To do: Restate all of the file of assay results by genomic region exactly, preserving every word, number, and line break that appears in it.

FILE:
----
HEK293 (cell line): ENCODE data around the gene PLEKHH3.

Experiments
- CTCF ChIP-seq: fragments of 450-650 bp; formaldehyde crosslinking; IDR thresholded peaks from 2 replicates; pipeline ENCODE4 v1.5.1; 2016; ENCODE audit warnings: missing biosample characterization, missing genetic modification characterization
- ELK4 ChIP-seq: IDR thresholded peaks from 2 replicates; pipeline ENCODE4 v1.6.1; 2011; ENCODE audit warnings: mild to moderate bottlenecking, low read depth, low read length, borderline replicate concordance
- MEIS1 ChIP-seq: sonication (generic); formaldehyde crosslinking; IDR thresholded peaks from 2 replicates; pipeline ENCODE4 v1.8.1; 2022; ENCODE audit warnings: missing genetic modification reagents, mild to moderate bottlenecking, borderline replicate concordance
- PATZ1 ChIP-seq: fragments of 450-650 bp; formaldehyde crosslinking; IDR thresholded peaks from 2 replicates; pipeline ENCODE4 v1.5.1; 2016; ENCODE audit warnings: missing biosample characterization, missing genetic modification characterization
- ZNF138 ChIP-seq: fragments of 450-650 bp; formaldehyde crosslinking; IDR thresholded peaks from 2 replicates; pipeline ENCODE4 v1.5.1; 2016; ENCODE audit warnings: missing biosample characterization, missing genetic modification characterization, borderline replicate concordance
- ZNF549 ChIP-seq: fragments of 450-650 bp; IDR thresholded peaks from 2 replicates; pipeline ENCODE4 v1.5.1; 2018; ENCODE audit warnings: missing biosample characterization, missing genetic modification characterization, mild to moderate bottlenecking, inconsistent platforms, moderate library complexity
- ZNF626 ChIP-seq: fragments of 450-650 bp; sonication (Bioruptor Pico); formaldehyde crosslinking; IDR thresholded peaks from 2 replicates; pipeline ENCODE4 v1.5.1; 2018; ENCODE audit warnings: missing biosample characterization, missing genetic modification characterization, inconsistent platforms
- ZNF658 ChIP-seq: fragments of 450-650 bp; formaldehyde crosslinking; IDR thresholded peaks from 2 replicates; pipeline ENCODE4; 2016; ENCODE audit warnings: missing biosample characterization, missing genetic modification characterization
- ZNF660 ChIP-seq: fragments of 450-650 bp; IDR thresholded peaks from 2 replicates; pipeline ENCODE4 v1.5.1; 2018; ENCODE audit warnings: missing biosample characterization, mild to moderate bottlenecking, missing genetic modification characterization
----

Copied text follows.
HEK293 (cell line): ENCODE data around the gene PLEKHH3.

Experiments
- CTCF ChIP-seq: fragments of 450-650 bp; formaldehyde crosslinking; IDR thresholded peaks from 2 replicates; pipeline ENCODE4 v1.5.1; 2016; ENCODE audit warnings: missing biosample characterization, missing genetic modification characterization
- ELK4 ChIP-seq: IDR thresholded peaks from 2 replicates; pipeline ENCODE4 v1.6.1; 2011; ENCODE audit warnings: mild to moderate bottlenecking, low read depth, low read length, borderline replicate concordance
- MEIS1 ChIP-seq: sonication (generic); formaldehyde crosslinking; IDR thresholded peaks from 2 replicates; pipeline ENCODE4 v1.8.1; 2022; ENCODE audit warnings: missing genetic modification reagents, mild to moderate bottlenecking, borderline replicate concordance
- PATZ1 ChIP-seq: fragments of 450-650 bp; formaldehyde crosslinking; IDR thresholded peaks from 2 replicates; pipeline ENCODE4 v1.5.1; 2016; ENCODE audit warnings: missing biosample characterization, missing genetic modification characterization
- ZNF138 ChIP-seq: fragments of 450-650 bp; formaldehyde crosslinking; IDR thresholded peaks from 2 replicates; pipeline ENCODE4 v1.5.1; 2016; ENCODE audit warnings: missing biosample characterization, missing genetic modification characterization, borderline replicate concordance
- ZNF549 ChIP-seq: fragments of 450-650 bp; IDR thresholded peaks from 2 replicates; pipeline ENCODE4 v1.5.1; 2018; ENCODE audit warnings: missing biosample characterization, missing genetic modification characterization, mild to moderate bottlenecking, inconsistent platforms, moderate library complexity
- ZNF626 ChIP-seq: fragments of 450-650 bp; sonication (Bioruptor Pico); formaldehyde crosslinking; IDR thresholded peaks from 2 replicates; pipeline ENCODE4 v1.5.1; 2018; ENCODE audit warnings: missing biosample characterization, missing genetic modification characterization, inconsistent platforms
- ZNF658 ChIP-seq: fragments of 450-650 bp; formaldehyde crosslinking; IDR thresholded peaks from 2 replicates; pipeline ENCODE4; 2016; ENCODE audit warnings: missing biosample characterization, missing genetic modification characterization
- ZNF660 ChIP-seq: fragments of 450-650 bp; IDR thresholded peaks from 2 replicates; pipeline ENCODE4 v1.5.1; 2018; ENCODE audit warnings: missing biosample characterization, mild to moderate bottlenecking, missing genetic modification characterization